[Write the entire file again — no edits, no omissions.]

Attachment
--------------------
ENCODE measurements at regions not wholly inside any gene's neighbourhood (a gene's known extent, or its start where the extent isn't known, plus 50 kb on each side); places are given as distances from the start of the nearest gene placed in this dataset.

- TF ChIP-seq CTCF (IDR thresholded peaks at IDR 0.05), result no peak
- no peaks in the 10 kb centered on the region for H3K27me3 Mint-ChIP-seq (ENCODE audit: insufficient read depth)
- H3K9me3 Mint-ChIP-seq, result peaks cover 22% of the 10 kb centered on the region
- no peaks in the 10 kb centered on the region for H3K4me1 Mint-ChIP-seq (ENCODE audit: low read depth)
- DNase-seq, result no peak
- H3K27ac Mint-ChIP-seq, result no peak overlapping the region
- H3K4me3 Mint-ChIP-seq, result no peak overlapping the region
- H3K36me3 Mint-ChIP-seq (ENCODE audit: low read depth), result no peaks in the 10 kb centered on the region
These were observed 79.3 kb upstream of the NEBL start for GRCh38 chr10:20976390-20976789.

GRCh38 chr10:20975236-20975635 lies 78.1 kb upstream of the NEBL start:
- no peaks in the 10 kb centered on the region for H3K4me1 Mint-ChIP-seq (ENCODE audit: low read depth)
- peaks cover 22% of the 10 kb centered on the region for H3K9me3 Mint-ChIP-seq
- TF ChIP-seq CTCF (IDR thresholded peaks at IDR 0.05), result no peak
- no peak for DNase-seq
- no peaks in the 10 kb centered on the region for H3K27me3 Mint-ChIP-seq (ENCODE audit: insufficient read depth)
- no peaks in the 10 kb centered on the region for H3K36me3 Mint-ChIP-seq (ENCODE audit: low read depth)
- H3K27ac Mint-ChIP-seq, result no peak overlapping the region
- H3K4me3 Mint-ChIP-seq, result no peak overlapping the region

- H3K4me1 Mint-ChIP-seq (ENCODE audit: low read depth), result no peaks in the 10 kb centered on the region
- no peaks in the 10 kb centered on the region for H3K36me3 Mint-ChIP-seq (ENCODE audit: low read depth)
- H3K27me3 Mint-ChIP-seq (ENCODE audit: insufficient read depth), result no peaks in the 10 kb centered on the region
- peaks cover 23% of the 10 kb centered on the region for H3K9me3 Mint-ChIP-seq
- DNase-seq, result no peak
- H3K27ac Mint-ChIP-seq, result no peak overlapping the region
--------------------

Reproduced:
ENCODE measurements at regions not wholly inside any gene's neighbourhood (a gene's known extent, or its start where the extent isn't known, plus 50 kb on each side); places are given as distances from the start of the nearest gene placed in this dataset.

- TF ChIP-seq CTCF (IDR thresholded peaks at IDR 0.05), result no peak
- no peaks in the 10 kb centered on the region for H3K27me3 Mint-ChIP-seq (ENCODE audit: insufficient read depth)
- H3K9me3 Mint-ChIP-seq, result peaks cover 22% of the 10 kb centered on the region
- no peaks in the 10 kb centered on the region for H3K4me1 Mint-ChIP-seq (ENCODE audit: low read depth)
- DNase-seq, result no peak
- H3K27ac Mint-ChIP-seq, result no peak overlapping the region
- H3K4me3 Mint-ChIP-seq, result no peak overlapping the region
- H3K36me3 Mint-ChIP-seq (ENCODE audit: low read depth), result no peaks in the 10 kb centered on the region
These were observed 79.3 kb upstream of the NEBL start for GRCh38 chr10:20976390-20976789.

GRCh38 chr10:20975236-20975635 lies 78.1 kb upstream of the NEBL start:
- no peaks in the 10 kb centered on the region for H3K4me1 Mint-ChIP-seq (ENCODE audit: low read depth)
- peaks cover 22% of the 10 kb centered on the region for H3K9me3 Mint-ChIP-seq
- TF ChIP-seq CTCF (IDR thresholded peaks at IDR 0.05), result no peak
- no peak for DNase-seq
- no peaks in the 10 kb centered on the region for H3K27me3 Mint-ChIP-seq (ENCODE audit: insufficient read depth)
- no peaks in the 10 kb centered on the region for H3K36me3 Mint-ChIP-seq (ENCODE audit: low read depth)
- H3K27ac Mint-ChIP-seq, result no peak overlapping the region
- H3K4me3 Mint-ChIP-seq, result no peak overlapping the region

- H3K4me1 Mint-ChIP-seq (ENCODE audit: low read depth), result no peaks in the 10 kb centered on the region
- no peaks in the 10 kb centered on the region for H3K36me3 Mint-ChIP-seq (ENCODE audit: low read depth)
- H3K27me3 Mint-ChIP-seq (ENCODE audit: insufficient read depth), result no peaks in the 10 kb centered on the region
- peaks cover 23% of the 10 kb centered on the region for H3K9me3 Mint-ChIP-seq
- DNase-seq, result no peak
- H3K27ac Mint-ChIP-seq, result no peak overlapping the region